Composed by Vasubandhu Bodhisattva.
This Shastra was composed by Vasubandhu Bodhisattva, whose given name translates as “Heavenly Relative” and also as “The Lord’s Relative”. Some say that he was the younger brother of Lord God. There is really no need to try and research this; people just take it on faith. Vasubandhu Bodhisattva had two brothers. Vasubandhu was their family name. His elder brother’s name was Asanga, which means “Unattached.” “Heavenly Relative” was the second-born, and the youngest of the three was named Virinchivatsa.
“Virinchi” was their mother’s name, and vatsa is the Sanskrit word which means “son of,” and so he was known as “’the son of Virinchi”. But this brother is too young to come into our present discussion, other than to be introduced to you. All three of these brothers were extremely intelligent. They lived about nine hundred years after the Buddha entered Nirvana. Although they were intelligent, each initially held his own prejudiced view. Later on, they gave up their prejudices.
To begin with, the eldest brother wanted to be “unattached,” and although he had no attachments, he preferred the Great Vehicle Buddhadharma. Heavenly Relative was attached to Small Vehicle Buddhadharma. He felt that it was the true Buddhadharma, and he not only studied it, but aided those involved in Small Vehicle Buddhism in berating and slandering the Great Vehicle.
Even though his older brother studied Great Vehicle Buddhism, Heavenly Relative still said it was not true and that the Buddha had not spoken any such Dharma. He did not believe the Dharma Flower Sutra, the Shurangama Sutra, the Flower Adornment Sutra, or any Great Vehicle Buddhism. He, in fact, became a specialist in undermining Great Vehicle Dharma.
And so, here we have two brothers, the elder of whom studied Great Vehicle Dharma but did not criticize the Small Vehicle at all, and the younger of whom studied the Small Vehicle, criticized and tried to destroy the Great Vehicle. They did not actually fight, because the contention was only on the part of Heavenly Relative.
The whole reason that the Great Vehicle is called by that name is because Great Vehicle Buddhadharma can even include within it that which is incorrect. But the Small Vehicle cannot include what is not correct within it. That is why it is so small. The Great Vehicle can include what is correct and what is incorrect. So, no matter how many offenses his younger brother had, Asanga did not hold them against him, but he did want to save him.
What method did Asanga use to save Heavenly Relative? He wrote his younger brother saying, “Although we do not study the same teachings, still, our relationship as brothers is a fact. We are close relatives for sure, and we both acknowledge this true relationship which exists between us. Now, I know that I am going to die pretty soon, and I would like to see you. This is especially so because I would like your help in doing something, and I believe that you will fulfill my wish in spite of everything. If you do not do this for me, then when I die, I will not be able to close my eyes.” Notice that he did not say he was dying, but said, “...when I die,” leaving the time unfixed.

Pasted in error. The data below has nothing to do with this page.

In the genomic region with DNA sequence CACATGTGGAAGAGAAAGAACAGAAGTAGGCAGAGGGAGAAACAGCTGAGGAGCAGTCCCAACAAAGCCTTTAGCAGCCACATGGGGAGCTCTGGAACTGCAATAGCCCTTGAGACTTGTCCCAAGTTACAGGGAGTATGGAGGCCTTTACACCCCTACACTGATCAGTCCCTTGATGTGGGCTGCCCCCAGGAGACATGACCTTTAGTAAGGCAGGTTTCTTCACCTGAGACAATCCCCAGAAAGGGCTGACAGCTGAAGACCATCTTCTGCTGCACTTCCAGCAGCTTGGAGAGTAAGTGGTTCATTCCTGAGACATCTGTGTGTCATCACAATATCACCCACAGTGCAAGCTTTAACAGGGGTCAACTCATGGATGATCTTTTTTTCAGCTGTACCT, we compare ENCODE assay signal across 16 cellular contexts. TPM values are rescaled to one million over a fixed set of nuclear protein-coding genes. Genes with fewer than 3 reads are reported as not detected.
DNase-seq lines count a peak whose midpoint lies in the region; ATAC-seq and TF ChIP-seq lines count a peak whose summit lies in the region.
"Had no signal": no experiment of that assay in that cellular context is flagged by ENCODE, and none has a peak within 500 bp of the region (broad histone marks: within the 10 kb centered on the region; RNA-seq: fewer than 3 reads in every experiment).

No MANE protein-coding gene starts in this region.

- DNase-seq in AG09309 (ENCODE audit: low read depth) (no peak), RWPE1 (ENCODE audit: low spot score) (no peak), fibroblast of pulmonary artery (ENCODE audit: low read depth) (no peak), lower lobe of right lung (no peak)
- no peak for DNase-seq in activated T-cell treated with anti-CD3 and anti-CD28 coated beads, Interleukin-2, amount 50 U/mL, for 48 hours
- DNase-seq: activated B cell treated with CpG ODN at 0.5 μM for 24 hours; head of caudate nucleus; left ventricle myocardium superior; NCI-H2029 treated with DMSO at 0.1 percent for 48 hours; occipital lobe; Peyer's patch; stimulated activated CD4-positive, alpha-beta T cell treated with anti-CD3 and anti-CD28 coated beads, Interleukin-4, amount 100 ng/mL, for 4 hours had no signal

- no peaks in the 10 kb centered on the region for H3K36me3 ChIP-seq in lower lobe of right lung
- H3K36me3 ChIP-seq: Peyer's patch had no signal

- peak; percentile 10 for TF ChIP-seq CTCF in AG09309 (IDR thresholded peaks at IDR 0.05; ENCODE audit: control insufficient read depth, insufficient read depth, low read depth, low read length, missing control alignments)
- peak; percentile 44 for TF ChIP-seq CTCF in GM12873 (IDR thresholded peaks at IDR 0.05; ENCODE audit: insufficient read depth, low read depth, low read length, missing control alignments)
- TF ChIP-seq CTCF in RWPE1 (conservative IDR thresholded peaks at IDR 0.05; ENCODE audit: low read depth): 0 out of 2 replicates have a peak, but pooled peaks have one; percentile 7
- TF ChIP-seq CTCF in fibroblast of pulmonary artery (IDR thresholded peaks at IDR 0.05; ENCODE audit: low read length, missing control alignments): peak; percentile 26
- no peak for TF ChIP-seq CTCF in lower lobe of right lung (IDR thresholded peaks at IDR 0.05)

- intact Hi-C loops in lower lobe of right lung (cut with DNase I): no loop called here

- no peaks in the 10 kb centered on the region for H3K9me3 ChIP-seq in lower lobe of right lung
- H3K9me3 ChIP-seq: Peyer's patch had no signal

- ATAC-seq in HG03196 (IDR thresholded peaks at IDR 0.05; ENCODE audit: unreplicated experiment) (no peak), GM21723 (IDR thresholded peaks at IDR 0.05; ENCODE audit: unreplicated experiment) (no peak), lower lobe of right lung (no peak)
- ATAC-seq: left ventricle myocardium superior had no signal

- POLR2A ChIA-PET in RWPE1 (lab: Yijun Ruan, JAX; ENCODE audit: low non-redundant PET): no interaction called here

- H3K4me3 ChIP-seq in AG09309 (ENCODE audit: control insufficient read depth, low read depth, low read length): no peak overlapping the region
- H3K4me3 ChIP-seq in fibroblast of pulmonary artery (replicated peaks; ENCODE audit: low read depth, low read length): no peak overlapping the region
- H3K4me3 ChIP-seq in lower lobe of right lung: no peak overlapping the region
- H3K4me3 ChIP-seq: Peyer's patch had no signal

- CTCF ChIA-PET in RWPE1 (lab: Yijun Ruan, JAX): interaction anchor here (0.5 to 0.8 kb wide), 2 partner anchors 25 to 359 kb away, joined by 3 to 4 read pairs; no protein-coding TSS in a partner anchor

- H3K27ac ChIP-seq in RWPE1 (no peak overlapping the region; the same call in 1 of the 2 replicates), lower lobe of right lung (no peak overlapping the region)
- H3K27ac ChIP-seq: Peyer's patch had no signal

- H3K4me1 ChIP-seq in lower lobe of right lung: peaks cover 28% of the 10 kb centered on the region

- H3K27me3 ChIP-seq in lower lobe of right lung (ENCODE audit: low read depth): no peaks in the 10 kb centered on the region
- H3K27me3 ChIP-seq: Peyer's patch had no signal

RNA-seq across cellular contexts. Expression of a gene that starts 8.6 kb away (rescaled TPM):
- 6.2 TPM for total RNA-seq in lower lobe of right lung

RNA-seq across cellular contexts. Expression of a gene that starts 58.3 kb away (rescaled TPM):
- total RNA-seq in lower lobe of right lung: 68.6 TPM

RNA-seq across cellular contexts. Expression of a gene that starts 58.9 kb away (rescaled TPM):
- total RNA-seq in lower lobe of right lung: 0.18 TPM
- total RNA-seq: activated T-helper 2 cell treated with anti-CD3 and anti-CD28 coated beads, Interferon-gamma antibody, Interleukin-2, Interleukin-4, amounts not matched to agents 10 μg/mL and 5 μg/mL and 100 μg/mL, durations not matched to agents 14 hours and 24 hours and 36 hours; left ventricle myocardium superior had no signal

How could a younger brother not respond to such a sincere letter? Even though they studied two different teachings, Heavenly Relative decided he should go visit his brother Asanga. When he got there he asked what it was his elder brother wished him to do so that Asanga would be able to close his eyes when he died. Asanga said, “I would like you to help me recite the Dharma Flower Sutra, the Shurangama Sutra, and the Flower Adornment Sutra. I would like you to read each one of them to me.” That was the method he chose, because he knew his younger brother was extremely intelligent and never forgot anything he read.
Thereupon, Heavenly Relative, in order to fulfill his elder brother’s last wish, proceeded to do something that he really did not want to do. He read those three Great Vehicle Sutras aloud for his brother Asanga.
When he had finished reading the Dharma Flower Sutra, the Shurangama Sutra, and the Avatamsaka, he knew that he had been completely wrong in the past for criticizing and berating the Great Vehicle Buddhadharma and slandering the Great Vehicle Sutras. He had gone about saying that those Sutras were inauthentic. He now knew how mistaken he had been, and he felt tremendous regret. He became a bit frantic thinking, “What shall I do? I’ve spent so much time and energy on slandering the Great Vehicle Buddhadharma. It’s for sure those offenses will cause me to fall into the hells. There’s no question about it. What a despicable tongue I have!” whereupon, he grabbed a knife and was bent upon cutting out his own tongue.
Why did I say earlier that I would cut out people’s tongues: their dumb tongues, their dull-witted tongues, their stupid tongues? It is just because Heavenly Relative Bodhisattva himself wanted to slice out his own tongue. He wanted to get rid of his stupid tongue. Anyway, you can imagine the tenseness of the situation. Heavenly Relative had his tongue pulled out and the knife poised over it, ready to lay the blow. It was no joking matter. He was really going to do it. At that point his elder brother, “Unattached,” said soothingly, “Second brother, what are you doing? How about telling me what you’re up to?”